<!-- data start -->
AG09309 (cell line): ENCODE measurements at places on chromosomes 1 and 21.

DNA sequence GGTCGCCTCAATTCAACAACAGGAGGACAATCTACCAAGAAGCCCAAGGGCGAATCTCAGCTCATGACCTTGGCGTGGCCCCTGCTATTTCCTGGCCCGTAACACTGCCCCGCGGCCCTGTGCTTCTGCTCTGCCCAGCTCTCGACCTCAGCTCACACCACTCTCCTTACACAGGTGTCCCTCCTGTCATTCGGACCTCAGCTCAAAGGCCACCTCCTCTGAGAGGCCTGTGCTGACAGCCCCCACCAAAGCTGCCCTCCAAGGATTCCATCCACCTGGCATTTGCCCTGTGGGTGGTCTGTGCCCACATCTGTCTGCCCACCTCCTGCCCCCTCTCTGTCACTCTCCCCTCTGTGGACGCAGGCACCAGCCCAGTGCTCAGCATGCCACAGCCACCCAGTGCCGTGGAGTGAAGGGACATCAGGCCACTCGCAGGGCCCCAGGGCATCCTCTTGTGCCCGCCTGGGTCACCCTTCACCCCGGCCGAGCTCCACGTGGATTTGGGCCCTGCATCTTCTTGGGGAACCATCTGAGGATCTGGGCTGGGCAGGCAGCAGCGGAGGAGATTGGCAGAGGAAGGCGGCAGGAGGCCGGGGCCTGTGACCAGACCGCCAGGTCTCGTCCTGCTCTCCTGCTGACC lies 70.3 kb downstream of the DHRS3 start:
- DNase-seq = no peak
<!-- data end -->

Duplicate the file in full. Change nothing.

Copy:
AG09309 (cell line): ENCODE measurements at places on chromosomes 1 and 21.

DNA sequence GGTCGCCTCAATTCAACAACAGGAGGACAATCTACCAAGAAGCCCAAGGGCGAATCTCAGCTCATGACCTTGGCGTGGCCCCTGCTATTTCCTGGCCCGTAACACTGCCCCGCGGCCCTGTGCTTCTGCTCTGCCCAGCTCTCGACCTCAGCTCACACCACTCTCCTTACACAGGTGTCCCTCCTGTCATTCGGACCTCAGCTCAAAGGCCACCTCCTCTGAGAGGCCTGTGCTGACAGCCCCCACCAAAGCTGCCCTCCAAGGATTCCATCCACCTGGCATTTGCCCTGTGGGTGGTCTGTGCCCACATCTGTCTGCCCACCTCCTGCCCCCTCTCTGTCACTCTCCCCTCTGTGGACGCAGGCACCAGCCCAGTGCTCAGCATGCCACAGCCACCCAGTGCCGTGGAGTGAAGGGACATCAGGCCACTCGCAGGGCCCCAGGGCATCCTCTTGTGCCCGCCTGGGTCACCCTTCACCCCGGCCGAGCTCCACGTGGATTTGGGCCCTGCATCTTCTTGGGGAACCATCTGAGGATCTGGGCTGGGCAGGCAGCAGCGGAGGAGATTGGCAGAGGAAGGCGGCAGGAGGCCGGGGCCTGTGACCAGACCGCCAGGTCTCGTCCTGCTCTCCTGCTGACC lies 70.3 kb downstream of the DHRS3 start:
- DNase-seq = no peak